How to properly distribute my plugin in my case?

I’ve been developing my plugin for some time now and while testing it I’ve encountered funny
issue. My project uses some dependencies which aren’t available on mavenCentral and therefore use 3rd party repositories. Whenever I attempt to apply my plugin to a testing project, gradle build fails saying: dependency was not found in following repositories:. This issue is solvable pretty easily, by specifying the repositories in the testing project, but my plugin uses like 5 different 3rd party repositories, which would make applying the plugin pretty confusing. I’d like to know how is this solvable, and which possible solution should I approach to make this work without specifying any external repository in the testing project

That’s exactly the idiomatic way.
A project that applies a plugin is responsible to define all repositories that are necessary to resolve the plugin and all its transitive dependencies.

Think for example about a corporate environment where there is a rule to only use in-house repository mirrors, which makes sense for several reasons like avoiding supply-chain attacks, increasing reliability, and so on. A project in such an environment only wants their internal mirrors be used in their projects and on the mirror side make sure to have the necessary dependencies included.

What you could maybe do, if what you develop is a project plugin, to make it easier for your consumers - but only do this as an optional opt-in option, not in any way mandatory or automatic - is to publish an additional settings plugin that declares the repositories you need as plugin repositories. So if a consumer willingly decides to just use the configuration you suggest, they can apply your settings plugin and be done.

Another option would be to convince those library authors to publish their libraries on MavenCentral, which would also good for the whole ecosystem.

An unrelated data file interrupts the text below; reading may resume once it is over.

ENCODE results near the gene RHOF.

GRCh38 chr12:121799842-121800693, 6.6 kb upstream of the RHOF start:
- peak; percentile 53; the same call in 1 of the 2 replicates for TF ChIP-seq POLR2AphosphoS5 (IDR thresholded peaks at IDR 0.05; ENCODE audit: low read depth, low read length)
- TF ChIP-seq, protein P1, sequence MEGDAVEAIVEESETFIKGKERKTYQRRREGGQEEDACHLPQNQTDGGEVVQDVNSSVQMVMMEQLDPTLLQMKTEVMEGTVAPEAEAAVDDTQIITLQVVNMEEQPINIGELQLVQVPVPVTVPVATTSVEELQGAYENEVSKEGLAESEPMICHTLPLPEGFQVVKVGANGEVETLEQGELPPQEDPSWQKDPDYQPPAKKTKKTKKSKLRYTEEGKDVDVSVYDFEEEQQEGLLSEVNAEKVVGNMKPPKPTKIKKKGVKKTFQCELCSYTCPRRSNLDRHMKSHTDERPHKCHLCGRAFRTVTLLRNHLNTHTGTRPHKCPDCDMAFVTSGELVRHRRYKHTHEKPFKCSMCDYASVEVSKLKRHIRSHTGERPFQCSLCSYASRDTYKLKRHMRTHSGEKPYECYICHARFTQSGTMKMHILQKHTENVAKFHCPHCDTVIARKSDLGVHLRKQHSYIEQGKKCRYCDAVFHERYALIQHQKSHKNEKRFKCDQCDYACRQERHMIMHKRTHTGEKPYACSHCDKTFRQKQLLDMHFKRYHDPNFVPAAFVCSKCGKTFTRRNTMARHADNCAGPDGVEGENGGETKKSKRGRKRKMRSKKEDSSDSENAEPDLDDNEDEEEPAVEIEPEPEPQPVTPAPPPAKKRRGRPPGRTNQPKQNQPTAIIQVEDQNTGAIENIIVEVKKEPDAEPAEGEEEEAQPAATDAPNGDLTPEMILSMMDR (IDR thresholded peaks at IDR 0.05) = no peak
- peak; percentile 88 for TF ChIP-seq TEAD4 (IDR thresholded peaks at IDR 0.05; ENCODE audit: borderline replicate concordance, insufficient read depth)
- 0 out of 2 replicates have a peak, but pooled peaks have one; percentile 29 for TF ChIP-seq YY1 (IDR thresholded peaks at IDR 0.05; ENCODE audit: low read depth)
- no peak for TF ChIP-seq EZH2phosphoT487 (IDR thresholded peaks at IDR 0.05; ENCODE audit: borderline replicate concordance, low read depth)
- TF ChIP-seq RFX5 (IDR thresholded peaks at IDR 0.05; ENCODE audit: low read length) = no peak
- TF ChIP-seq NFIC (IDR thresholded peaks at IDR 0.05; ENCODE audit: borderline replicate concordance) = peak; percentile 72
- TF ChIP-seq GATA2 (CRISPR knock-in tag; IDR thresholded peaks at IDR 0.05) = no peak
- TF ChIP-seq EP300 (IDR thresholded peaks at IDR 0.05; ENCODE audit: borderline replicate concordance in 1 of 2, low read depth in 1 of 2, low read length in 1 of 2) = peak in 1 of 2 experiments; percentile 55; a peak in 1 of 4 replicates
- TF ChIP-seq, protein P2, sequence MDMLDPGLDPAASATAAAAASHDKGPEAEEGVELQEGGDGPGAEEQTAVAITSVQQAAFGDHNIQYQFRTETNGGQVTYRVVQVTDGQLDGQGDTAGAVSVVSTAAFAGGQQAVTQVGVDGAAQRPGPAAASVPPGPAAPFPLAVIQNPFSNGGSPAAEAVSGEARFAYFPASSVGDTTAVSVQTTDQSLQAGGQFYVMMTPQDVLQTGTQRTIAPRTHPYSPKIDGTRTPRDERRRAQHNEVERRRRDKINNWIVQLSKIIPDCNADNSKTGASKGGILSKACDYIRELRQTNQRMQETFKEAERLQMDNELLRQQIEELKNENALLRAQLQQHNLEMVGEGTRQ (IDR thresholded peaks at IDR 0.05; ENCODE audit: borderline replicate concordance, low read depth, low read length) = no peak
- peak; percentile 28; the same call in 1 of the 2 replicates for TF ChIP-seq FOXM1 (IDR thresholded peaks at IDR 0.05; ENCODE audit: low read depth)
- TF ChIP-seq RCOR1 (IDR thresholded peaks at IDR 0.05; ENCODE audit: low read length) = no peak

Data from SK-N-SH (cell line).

Hmm I see what you mean, but isn’t there a way to declare the missing repositoriers for the project directly in the plugin? something like you have project.afterEvaluate, and you could just specify the repositories there, without making the consumer touch anything else than actually applying the plugin

Actually I was thinking of adding this block of code before any code evaluation, but that doesn’t seem to work either:

target.gradle.settingsEvaluated { settings ->
            settings.pluginManagement { spec ->
                spec.repositories { repo ->
                    repo.maven {
                        it.url = target.uri("project url")

(target is Project)

but isn’t there a way to declare the missing repositoriers for the project directly in the plugin?


something like you have project.afterEvaluate

afterEvaluate anyway is almost always an error. It usually only does symptom treatment, shifting the actual problem to a later, harder to reproduce, harder to debug, and harder to solve point in time. The main effect of using afterEvaluate is to introduce ordering problems, timing problems, and race conditions.

without making the consumer touch anything else than actually applying the plugin

This is not even possible conceptually.
To apply a plugin you have to have its dependencies in the classpath.
So to resolve the classpath you would need to apply the plugin, but to apply the plugin you would already need the classpath.
Kind of a hen-and-egg problem.
Besides, that it would be extremely bad practice.
It is even extremely bad practice to unconditionally declare production repositories in a plugin due to the points described above.

but that doesn’t seem to work either

No, it cannot, due to what I just explained. hen-end-egg, you know.

Alright this makes sense for me, so ideal setup for this would be to have some sort of bootstrap plugin which would apply the real plugin as well with all the dependencies?

No, as I said, I would make the real plugin and additionally a settings plugin that only declares those repositories and then let the consumer decide where the real plugin needs to be applied and whether he wants to apply the settings plugin or not.

Thanks for the tip, I started working on it and found out that I can’t specify version of the plugin when I want to apply it in my settings plugin using project.plugins.apply(name). How should I be applying it?

I said you should not :slight_smile: